Sunday, February 28, 2010

Banana Nut Muffins

The only time I ever buy bananas at the grocery store is when I'm craving banana bread, unfortunately that also means I have to wait to fulfill my craving until the bananas are perfectly ripe and brown. Thankfully, the recipe that follows made the wait worth it! This recipe is from the cookbook "Bite Me" by the sisters Julie Albert and Lisa Gnat.  The cookbook is full of funny pictures, entertaining quotes about food, and yummy recipes. For these banana nut muffins, I used their recipe for Chocolate Chunk Banana Bread. I substituted pecans for chocolate chips (blasphemy if you ask me, but for some reason my family objected the last time I made chocolate chip banana bread!). I also added cinnamon! This is also a tiny bit lighter than normal, since half of the butter is replaced with light sour cream.

Banana Nut Muffins

Ingredients
1 cup sugar
1/2 cup butter, softened
2 large eggs
3-4 ripe bananas, mashed
1/2 cup sour cream (I used light sour cream)
1 tsp. vanilla extract
2 1/2 cups flour
1 tsp. baking soda
1 tsp. cinnamon
1/4 tsp. kosher salt
1 1/2 cups chopped pecans

Directions
1) Preheat oven to 350 F
2) Using an electric mixer, cream together sugar and butter on medium speed until well blended, about 1 minute. Add the eggs, one at a time, beating well after each addtion. Add mashed bananas, sour cream, and vanilla. Beat on low speed until blended, about 30 seconds. With a wooden spoon, stir in flour baking soda, salt, cinnamon, and pecans just until moistened and the flour has disappeared. Scoop batter into lined muffin tins.

3) Bake 23-25 minutes, until lightly browned and until the muffin springs back when gently pressed on top. Cool 10 minutes before removing to wire rack.



Yield: 24 muffins

Monday, February 22, 2010

Mexican Chocolate Cake

Since we didn't make any Christmas cookies at the Hunter household this year, I knew we had some extra cocoa powder sitting in the pantry... so I decided to try out this Mexican Chocolate Cake recipe from Serious Eats! Although the author of the original post claims this recipe to be "healthy," I am a little skeptical given the amount of cocoa powder, sugar, and flour in the recipe! It is however egg-less and oil-less.  Therefore this cake can be considered Vegan.  The cake turned out to be very dense, very chocolate-y and not as spicy as I expected. It was good, but not my favorite chocolate cake. I did like that it was not overly sweet, but I might add a bit more spice to it the next time I make it!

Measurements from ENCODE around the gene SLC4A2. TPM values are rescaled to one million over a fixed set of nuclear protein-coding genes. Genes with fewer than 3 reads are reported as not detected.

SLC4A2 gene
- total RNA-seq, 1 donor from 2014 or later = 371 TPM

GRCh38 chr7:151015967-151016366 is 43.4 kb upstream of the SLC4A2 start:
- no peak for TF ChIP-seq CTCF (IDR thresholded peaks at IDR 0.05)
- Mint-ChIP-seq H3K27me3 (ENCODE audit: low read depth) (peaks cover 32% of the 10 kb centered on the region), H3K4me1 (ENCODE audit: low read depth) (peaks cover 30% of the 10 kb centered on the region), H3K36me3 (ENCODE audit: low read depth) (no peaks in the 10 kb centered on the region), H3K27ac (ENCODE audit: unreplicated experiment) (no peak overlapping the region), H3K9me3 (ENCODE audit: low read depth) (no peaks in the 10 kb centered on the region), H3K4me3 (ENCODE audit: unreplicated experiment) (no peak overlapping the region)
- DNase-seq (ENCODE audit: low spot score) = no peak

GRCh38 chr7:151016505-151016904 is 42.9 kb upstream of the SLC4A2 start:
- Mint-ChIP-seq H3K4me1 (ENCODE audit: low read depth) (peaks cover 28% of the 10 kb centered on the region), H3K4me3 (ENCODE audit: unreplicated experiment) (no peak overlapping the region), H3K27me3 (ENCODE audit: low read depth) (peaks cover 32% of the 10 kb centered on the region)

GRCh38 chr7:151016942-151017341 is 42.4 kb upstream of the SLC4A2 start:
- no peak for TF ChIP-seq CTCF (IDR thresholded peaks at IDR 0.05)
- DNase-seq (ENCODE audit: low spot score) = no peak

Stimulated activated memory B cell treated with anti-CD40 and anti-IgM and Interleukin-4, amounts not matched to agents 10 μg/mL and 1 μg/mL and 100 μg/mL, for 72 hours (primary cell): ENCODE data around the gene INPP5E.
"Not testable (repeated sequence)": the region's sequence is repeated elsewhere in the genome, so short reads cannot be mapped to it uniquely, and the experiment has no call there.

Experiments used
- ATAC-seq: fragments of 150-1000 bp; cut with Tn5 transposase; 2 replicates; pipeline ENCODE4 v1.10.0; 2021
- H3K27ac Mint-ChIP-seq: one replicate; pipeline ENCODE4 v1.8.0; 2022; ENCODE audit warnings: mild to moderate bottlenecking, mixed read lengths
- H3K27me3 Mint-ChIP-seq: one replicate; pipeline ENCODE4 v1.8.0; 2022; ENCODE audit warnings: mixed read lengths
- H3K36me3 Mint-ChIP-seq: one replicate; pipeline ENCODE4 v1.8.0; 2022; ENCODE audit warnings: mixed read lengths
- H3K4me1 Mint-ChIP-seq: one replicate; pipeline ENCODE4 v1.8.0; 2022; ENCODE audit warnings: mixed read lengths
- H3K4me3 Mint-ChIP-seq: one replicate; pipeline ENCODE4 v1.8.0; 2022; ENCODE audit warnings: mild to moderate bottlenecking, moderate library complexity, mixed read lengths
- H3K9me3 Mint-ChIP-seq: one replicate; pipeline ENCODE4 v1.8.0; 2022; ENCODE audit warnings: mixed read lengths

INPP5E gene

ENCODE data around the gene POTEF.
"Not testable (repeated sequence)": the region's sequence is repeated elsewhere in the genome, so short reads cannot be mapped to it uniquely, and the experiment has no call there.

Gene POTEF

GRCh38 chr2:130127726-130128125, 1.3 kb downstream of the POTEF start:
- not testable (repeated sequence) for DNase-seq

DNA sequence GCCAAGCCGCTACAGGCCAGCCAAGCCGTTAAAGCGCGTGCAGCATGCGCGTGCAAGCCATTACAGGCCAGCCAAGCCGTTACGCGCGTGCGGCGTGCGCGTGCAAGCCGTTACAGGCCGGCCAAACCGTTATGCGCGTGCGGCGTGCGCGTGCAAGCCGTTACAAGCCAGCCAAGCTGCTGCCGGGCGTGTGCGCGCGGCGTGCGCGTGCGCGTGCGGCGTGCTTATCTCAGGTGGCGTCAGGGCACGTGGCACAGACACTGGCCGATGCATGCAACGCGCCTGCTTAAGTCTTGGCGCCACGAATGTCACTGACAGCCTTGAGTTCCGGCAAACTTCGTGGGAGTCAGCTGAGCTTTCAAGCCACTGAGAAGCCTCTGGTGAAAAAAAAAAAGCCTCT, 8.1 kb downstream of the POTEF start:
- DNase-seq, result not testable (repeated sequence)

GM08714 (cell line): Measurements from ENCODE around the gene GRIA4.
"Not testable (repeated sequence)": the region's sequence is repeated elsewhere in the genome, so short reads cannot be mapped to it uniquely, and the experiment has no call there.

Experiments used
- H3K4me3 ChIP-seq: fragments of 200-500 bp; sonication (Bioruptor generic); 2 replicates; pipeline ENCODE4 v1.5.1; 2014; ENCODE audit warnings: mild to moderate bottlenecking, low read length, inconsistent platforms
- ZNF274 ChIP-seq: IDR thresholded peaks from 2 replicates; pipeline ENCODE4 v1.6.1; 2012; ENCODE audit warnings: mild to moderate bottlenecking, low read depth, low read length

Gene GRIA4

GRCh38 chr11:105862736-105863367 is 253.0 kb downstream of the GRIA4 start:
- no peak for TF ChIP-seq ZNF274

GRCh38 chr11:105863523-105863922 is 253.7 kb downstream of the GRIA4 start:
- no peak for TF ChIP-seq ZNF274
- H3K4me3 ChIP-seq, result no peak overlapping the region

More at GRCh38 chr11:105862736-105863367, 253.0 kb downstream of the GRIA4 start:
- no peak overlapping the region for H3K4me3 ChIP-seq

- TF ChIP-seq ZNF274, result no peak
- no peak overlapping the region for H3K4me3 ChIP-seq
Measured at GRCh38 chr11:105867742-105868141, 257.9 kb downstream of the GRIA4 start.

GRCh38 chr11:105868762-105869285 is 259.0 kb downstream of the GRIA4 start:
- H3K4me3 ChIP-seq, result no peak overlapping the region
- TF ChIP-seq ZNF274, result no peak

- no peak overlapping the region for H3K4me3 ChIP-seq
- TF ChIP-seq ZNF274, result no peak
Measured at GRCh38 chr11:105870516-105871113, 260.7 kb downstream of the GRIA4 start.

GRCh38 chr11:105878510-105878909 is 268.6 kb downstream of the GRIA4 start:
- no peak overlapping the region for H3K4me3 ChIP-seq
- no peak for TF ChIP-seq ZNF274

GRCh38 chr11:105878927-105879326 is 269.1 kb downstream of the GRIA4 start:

Mexican Chocolate Cake 

- serves 10 -

Adapted from Real Simple.
Ingredients
1 1/2 cups all-purpose flour
1 cups sugar
1/2 cup unsweetened cocoa powder
2 teaspoons cinnamon
1 teaspoon baking soda
1/4 teaspoon cayenne pepper or chili powder
1/4 teaspoon salt
1 tablespoon balsamic vinegar
1 tablespoon vanilla extract
1 cup cold water
2/3 cup powdered sugar
1/3 cup unsweetened cocoa powder
2 or 3 tablespoons water
Procedure
1. Preheat oven to 350°F.
2. In a large mixing bowl, whisk together first seven ingredients (flour through salt). Make two small wells in the mixture. In one, pour in the vinegar. In the other, pour in the vanilla extract. Pour cold water over everything. Stir until moistened and a only a little lumpy.
3. Pour batter into an 8-inch round cake pan. Bake for 30 or 35 minutes, or until a toothpick inserted in the center of the cake comes out clean. Cool for 10 minutes in the pan, then carefully pry out and finish cooling on a wire rack.
4. While cake is baking, whisk together 2/3 cup powdered sugar and 1/3 cup unsweetened cocoa powder in small bowl. Add water. Stir to make a thick glaze. When cake is completely cooled, drizzle over cake.

Roasted Eggplant Soup

I'm somewhat cheating on this recipe, because I've actually had this soup before at my Aunt Carol and Uncle Cass's house. The recipe is from the Junior League of Seattle's "Simply Classic," a cookbook from which I've never had a bad dish. The Roasted Eggplant Soup is definitely no exception and even eggplant skeptics would probably love this soup. It's a little bit spicy, with fairly complex flavors AND I even put the onions in the soup! (There is a picture to prove this!) In addition to being delicious, the dish is pretty inexpensive ($14 for 6 servings, so about $2.35 per serving), it's fairly simple to make, and it can be made Vegan with vegetable instead of chicken stock.

Here is the recipe:
Roasted Eggplant Soup
Serves 6

Ingredients:
2 Medium Eggplants
2 Tbsp. vegetable oil, divided
4 Medium garlic cloves, minced
2 Cups onion, chopped
8 Cups chicken stock
1 6-oz. can tomato paste
1 Cup fresh basil leaves or 1/4 cup dried basil
1/2 tsp. salt
1/4 tsp. pepper
(I also added a dash of red pepper flakes)

Preheat broiler.